h. By putting fluoridation to another public vote the City of Newport would incur additional costs for the process of developing the wording of the ballot measure, etc. A ballot measure would also put unnecessary financial costs and burdens of time demands on Newport residents to counter the large financial resources and personnel that outside national and state organizations are already bringing to Newport to try to unduly influence the outcome of a local matter. Plus they use information not recognized as valid by the reputable scientific community of health scientists, health professions organizations, not-for-profit health organizations, and government agency officials.
Campaign for Dental Health (2012). What do critics say? Retrieved from [http://ilikemyteeth.org/wp-content/uploads/2012/05/Is-Fluoride-Dangerous-What-Do-Critics-Say.pdf]()
Benton, Lincoln, Linn Regional Oral Health Coalition. (2015). Oral Health Needs in Benton, Lincoln, and Linn Counties: An Assessment. Local publication; not available online.
Centers for Disease Control and Prevention (2015). Statement on the Evidence of the Safety and Effectiveness of Community Water Fluoridation. Retrieved from, [http://www.cdc.gov/fluoridation/pdf/statement-cwf-6-8-2015.pdf]()
U.S. Dept. of Health & Human Services / CDC – Statement on the Evidence Supporting the Saftey and Effectiveness of Community Water Fluoridation: [http://www.cdc.gov/fluoridation/pdf/statement-cwf-6-8-2015.pdf]()
CDC Water Fluoridation Additive Fact Sheet: [http://www.cdc.gov/fluoridation/basics/index.htm]()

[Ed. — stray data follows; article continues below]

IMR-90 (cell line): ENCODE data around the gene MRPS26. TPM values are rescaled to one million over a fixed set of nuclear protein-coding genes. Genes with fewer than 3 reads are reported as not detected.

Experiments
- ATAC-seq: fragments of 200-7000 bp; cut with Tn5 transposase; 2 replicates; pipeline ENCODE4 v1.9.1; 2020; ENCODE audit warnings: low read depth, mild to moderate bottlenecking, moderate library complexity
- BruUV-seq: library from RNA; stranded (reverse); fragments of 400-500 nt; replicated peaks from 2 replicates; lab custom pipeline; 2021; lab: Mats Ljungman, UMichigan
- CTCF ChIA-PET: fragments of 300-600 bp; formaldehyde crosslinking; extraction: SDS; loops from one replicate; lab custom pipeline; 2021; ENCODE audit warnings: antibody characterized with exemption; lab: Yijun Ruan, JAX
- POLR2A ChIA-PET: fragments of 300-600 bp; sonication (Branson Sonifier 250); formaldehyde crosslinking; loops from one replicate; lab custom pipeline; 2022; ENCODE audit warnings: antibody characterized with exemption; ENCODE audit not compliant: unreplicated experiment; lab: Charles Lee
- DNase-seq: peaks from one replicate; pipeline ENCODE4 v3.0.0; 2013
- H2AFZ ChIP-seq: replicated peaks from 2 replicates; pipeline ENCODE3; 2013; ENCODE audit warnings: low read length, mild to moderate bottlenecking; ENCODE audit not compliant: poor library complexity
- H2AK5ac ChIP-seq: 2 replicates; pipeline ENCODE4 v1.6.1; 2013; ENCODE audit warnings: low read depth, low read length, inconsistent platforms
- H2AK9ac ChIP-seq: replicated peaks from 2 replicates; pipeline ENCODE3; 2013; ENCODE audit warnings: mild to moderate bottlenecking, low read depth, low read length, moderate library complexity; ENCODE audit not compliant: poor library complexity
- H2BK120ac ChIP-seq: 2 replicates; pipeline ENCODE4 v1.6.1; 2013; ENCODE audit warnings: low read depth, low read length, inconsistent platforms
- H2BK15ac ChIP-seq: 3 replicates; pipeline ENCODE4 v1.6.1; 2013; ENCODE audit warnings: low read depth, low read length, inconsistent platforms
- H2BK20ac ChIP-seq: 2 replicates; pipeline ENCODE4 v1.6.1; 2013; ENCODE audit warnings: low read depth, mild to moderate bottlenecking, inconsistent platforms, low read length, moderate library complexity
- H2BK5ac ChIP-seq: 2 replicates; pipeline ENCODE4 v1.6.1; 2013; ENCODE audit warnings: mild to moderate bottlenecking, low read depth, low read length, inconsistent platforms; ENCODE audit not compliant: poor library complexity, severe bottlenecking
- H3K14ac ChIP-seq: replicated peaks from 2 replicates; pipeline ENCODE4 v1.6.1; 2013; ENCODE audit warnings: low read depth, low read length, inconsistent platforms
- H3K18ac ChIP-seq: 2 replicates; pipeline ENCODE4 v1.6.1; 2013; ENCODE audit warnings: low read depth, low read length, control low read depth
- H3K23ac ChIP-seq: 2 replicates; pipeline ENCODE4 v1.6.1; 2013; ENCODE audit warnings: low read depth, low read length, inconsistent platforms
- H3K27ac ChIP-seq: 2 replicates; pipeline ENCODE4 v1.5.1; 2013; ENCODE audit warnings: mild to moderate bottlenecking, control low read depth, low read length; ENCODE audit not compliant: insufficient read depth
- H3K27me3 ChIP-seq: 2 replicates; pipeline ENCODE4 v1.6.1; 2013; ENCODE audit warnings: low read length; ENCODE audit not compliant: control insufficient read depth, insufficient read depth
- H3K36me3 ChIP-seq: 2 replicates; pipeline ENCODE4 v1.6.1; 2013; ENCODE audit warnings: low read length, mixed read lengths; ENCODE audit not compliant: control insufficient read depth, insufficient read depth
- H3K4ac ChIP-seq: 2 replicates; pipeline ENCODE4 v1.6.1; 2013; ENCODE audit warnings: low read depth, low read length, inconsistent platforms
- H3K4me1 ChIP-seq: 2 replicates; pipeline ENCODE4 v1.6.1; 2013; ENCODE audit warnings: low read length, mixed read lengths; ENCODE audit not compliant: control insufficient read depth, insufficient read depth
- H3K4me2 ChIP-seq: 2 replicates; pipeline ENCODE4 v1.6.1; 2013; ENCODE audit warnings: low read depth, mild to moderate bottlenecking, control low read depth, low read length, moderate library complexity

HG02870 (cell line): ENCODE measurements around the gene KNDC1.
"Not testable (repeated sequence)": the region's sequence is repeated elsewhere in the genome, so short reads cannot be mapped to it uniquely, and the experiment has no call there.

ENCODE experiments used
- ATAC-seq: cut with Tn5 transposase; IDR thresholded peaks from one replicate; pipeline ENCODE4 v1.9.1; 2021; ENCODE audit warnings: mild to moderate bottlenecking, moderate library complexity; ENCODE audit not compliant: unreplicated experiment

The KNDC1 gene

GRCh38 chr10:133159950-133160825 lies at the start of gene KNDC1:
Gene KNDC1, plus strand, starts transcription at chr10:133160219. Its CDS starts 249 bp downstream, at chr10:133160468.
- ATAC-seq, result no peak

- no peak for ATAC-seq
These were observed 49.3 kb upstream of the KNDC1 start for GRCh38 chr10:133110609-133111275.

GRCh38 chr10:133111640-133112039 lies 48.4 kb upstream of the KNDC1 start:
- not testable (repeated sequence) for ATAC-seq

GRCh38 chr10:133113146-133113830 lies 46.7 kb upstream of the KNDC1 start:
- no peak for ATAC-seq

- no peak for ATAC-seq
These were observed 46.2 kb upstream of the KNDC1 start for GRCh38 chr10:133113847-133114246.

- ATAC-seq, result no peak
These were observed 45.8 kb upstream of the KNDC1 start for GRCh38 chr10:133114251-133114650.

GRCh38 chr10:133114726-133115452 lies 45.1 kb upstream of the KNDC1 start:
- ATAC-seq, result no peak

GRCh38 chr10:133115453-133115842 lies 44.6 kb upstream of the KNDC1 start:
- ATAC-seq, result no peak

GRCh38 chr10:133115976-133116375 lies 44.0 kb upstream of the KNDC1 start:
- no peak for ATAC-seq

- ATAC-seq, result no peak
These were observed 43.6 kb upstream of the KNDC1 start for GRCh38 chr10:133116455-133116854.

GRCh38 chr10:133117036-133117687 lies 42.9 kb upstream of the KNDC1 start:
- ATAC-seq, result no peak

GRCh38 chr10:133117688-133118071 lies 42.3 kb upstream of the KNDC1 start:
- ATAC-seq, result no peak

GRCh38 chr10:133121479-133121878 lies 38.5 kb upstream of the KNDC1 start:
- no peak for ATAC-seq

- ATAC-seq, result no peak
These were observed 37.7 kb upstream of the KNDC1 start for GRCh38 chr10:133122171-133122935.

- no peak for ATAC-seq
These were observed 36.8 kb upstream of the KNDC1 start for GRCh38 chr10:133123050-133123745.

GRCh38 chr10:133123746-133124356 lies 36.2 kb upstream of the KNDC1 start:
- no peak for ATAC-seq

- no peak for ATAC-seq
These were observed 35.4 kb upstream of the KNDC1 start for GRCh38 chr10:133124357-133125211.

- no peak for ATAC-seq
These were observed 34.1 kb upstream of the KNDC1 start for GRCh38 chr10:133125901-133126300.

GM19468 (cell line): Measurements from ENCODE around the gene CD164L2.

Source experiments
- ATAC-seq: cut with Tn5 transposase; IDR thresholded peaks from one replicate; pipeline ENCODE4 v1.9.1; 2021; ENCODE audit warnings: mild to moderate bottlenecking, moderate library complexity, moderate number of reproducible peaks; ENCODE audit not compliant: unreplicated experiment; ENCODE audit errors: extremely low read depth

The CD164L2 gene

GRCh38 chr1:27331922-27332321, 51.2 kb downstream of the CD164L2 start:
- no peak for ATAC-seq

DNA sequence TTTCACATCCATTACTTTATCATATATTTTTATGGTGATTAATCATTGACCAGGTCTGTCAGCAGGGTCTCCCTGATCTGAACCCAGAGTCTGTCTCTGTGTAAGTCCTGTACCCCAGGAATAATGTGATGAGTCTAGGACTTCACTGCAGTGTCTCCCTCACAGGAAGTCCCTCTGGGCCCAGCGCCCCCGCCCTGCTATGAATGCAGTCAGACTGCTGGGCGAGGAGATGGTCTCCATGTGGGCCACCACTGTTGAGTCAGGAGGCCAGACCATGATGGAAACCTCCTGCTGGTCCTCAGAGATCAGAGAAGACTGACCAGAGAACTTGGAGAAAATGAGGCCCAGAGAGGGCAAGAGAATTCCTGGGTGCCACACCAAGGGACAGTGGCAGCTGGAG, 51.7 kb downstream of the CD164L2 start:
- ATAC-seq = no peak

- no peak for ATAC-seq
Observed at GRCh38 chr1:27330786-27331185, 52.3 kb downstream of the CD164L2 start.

U.S. Public Health Service Position July August 2015: [http://www.publichealthreports.org/issueopen.cfm?articleID=3359]()
World Health Organization: Water Sanitation Fact Sheet (too little or too much Fluoride): [http://www.who.int/water_sanitation_health/naturalhazards/en/index2.html]()
Can Fluoride cause cancer?: [http://www.cancer.org/cancer/cancercauses/othercarcinogens/athome/water-fluoridation-and-cancer-risk]()
Fluoride and hypothyroidism: [http://www.webmd.com/women/news/20150225/fluoride-in-drinking-water-tied-to-higher-rates-of-underactive-thyroid]()
Can Fluoride in water reduce I.Q.?: [https://www.sciencebasedmedicine.org/antifluoridation-bad-science/]()
Fluoride and hip problems or other bone effects: [http://www.ncbi.nlm.nih.gov/pubmed/10675073]()
_6. Provide the name and contact information from the individual responsible for submitting the report on behalf of your organization:_
Gary Lahman, MPH
428 NW 17th Street
Newport, Oregon 97365